Now that we’ve logged in as the admin user, we will add a document that will be used to verify that our Active Directory based user can successfully access the data at the end of this post.

Install the Cyrus SASL packages

Now that we have a Percona Server for MongoDB instance set up and it is secured, we need to add some packages that will allow us to communicate properly with the Active Directory server.

For RedHat use the following command

For Ubuntu use this command

Next we need to update the SASL configuration to use LDAP instead of PAM, which is the default. To do this we need to edit the file /etc/sysconfig/saslauthd, remembering to backup up your original file first.

For RedHat we use the following commands

For Ubuntu we use these commands instead

We also need to create the file /etc/saslauthd.conf with contents similar to the following (replace values as necessary for your Active Directory installation):

Now that we’ve got SASL set up, we can start the saslauthd process and set it to run on restart.

Next we need to allow the mongod process to write to the saslauthd mux socket and change the permissions on the owning directory to 755 so MongoDB can write to it. This is the default on RedHat, but not for Ubuntu.

On Ubuntu you can either change the permissions on the folder

Or you could add the mongod user to the sasl group

Test the users

The SASL installation provides us with a tool to test that our Active Directory users can be logged in from this machine. Let’s go ahead and test to see if we can authenticate with our Active Directory user.

You should see 0: OK "Success." if authentication worked.

Create a SASL config file for MongoDB

To allow MongoDB to use SASL to communicate with Active Direcory, we need to create a configuration file.

Create the requisite directory if it doesn’t exist:

And then we need to create the file /etc/sasl2/mongodb.conf and place the following contents into it:

Add Active Directory user to MongoDB

Now we can finally add our Active Directory user to our MongoDB instance:

As you can see from the above, when we create the user that will be authenticated with Active Directory, we need to be in the special $external database and we don’t supply a password as we would when we create a MongoDB authenticated user.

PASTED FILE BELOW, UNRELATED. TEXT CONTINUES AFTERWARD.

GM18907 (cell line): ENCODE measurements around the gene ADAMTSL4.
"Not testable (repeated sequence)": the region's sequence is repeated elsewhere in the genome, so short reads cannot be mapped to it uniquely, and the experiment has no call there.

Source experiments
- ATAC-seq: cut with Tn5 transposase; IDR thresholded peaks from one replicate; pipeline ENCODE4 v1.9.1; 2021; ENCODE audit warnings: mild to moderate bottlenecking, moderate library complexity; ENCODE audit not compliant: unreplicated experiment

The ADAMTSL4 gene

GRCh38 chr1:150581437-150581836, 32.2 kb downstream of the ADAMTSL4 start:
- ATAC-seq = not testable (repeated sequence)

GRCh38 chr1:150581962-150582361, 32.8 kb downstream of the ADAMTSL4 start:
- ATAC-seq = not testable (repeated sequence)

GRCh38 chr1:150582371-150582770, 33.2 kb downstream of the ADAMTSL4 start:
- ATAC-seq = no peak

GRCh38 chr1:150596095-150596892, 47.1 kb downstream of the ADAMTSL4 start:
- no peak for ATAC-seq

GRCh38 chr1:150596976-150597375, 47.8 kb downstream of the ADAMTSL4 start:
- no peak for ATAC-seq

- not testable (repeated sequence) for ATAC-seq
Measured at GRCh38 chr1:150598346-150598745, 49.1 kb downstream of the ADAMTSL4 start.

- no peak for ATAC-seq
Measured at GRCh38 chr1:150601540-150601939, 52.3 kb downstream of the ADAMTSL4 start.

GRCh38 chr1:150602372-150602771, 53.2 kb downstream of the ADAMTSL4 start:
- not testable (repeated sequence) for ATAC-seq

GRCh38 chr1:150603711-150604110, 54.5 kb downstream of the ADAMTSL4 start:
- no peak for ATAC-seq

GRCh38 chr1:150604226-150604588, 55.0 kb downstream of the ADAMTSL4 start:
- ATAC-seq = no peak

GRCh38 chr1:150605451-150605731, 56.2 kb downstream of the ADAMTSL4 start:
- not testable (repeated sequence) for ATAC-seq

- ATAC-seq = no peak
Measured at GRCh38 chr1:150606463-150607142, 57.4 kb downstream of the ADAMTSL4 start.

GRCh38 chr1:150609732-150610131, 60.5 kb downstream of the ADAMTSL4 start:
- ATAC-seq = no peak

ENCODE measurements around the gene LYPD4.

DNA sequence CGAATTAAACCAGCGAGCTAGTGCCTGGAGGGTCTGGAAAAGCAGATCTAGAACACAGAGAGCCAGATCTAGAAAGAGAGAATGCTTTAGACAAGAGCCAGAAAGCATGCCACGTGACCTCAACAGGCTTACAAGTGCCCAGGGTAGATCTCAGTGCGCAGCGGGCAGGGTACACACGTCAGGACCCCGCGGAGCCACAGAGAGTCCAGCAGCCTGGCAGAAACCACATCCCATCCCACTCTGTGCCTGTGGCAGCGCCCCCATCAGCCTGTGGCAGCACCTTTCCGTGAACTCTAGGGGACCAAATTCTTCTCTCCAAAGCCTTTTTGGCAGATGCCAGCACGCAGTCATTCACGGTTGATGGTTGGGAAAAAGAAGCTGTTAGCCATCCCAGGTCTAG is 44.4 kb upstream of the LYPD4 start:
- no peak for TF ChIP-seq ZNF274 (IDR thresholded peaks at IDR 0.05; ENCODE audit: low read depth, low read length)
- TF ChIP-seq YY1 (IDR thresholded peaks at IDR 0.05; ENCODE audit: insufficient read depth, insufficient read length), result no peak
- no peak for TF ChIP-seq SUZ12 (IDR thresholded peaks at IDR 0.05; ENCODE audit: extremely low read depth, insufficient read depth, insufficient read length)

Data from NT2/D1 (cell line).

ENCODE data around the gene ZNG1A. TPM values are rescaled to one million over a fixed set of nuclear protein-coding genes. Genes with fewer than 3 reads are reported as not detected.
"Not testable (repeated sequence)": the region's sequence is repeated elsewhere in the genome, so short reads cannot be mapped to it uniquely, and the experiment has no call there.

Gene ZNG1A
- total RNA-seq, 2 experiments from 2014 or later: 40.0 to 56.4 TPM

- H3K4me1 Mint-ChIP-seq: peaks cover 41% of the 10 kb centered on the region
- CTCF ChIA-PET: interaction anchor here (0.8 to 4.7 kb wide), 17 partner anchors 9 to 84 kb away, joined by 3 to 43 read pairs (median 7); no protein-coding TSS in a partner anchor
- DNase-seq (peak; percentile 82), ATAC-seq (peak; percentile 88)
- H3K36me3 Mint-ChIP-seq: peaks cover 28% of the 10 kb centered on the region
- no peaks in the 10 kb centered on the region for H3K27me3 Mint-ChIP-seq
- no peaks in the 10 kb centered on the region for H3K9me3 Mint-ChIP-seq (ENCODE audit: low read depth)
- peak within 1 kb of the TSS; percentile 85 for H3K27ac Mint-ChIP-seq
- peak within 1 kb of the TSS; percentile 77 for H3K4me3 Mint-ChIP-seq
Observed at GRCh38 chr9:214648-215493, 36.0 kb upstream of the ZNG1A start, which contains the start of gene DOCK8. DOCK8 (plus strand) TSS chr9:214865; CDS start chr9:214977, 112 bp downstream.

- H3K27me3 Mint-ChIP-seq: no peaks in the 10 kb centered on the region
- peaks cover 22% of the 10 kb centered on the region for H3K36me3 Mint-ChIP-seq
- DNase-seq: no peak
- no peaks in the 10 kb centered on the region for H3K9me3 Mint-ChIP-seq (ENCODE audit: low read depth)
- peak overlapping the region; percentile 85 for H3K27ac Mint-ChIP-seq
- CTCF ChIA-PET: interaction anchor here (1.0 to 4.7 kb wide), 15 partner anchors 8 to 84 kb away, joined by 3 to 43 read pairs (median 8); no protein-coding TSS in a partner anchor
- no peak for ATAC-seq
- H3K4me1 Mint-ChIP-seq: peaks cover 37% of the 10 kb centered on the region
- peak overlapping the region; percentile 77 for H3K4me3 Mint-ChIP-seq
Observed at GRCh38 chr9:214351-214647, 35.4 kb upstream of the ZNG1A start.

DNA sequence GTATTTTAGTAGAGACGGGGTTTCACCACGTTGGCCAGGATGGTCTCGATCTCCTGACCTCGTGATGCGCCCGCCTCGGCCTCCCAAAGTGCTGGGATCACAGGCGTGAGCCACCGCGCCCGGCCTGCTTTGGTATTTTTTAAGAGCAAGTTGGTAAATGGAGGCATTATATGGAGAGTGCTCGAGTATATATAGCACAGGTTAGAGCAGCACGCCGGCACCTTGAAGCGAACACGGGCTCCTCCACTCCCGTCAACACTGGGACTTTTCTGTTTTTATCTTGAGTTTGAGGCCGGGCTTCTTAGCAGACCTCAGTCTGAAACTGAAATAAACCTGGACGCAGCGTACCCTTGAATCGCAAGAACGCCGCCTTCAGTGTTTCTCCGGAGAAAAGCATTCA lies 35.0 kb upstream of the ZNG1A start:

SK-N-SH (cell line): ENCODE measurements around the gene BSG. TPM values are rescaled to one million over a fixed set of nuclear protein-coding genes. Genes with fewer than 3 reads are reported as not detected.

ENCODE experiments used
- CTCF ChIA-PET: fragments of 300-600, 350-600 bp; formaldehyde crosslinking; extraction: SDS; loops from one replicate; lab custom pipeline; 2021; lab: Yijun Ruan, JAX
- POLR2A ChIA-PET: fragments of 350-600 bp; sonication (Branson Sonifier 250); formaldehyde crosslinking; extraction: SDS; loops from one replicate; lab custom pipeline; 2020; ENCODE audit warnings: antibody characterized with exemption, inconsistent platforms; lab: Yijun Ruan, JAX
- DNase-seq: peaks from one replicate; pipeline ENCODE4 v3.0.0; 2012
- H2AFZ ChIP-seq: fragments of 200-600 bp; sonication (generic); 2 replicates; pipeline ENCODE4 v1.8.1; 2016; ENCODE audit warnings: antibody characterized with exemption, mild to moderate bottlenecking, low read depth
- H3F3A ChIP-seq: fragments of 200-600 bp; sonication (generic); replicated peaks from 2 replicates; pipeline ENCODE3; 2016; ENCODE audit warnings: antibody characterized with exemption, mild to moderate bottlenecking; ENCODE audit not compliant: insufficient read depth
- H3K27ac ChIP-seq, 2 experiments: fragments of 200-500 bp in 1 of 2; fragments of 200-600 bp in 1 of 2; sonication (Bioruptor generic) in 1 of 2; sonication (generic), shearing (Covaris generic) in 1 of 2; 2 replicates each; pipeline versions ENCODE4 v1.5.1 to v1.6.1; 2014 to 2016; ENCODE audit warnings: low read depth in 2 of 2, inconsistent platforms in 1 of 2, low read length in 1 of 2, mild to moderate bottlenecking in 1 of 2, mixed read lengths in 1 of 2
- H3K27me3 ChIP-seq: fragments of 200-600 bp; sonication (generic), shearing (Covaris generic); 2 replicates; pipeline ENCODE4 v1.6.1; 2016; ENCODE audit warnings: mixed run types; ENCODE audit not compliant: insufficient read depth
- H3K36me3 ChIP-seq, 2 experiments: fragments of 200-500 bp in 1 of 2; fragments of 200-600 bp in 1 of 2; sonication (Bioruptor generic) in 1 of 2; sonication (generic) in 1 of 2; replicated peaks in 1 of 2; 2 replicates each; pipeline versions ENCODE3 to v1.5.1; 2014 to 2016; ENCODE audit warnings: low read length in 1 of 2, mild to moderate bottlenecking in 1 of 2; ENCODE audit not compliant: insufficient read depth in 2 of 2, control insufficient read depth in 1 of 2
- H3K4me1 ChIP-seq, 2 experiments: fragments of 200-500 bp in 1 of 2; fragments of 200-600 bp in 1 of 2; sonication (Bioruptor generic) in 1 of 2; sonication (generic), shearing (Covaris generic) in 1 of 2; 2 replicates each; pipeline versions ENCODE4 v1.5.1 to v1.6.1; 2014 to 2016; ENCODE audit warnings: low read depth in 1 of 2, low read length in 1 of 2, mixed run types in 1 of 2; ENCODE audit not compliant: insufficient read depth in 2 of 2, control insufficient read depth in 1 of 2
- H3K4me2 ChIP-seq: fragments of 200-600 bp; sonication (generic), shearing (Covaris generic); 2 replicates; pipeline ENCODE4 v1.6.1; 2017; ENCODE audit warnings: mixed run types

Now let’s try to log in with our Active Directory based user. First we need exit our current mongo shell and restart it, and then we can log in with our Active Directory user:

As you can see above our Active Directory based user was able to authenticate and then change over to the percona database and see the document we stored earlier.

You will notice that our auth() call above is different than the one we used to log in with MongoDB based users. In this case we need to pass in a document with not only the user and password, but also the mechanism to use. We also want to set digestPassword to false.

You can also log in directly from the command line with the following:

There are a couple of things to note here if you’re not used to using the command line to log in:

  1. We place the --password option at the end of the command line and do not provide a password here. This will cause the application to prompt us for a password.
  2. You will also automatically be placed into the percona database, or whatever database name you provide after mongo.
  3. You need to escape the $external database name with a backslash (\) or the terminal will treat $external as an environment variable and you will most likely get an error.

Conclusion

In conclusion, it is easy to connection your Percona Server for MongoDB instance to your corporate Active Directory server. This allows your MongoDB users to use the same credentials to log into MongoDB as they do their corporate email and workstation.


Photo by Steve Halama on Unsplash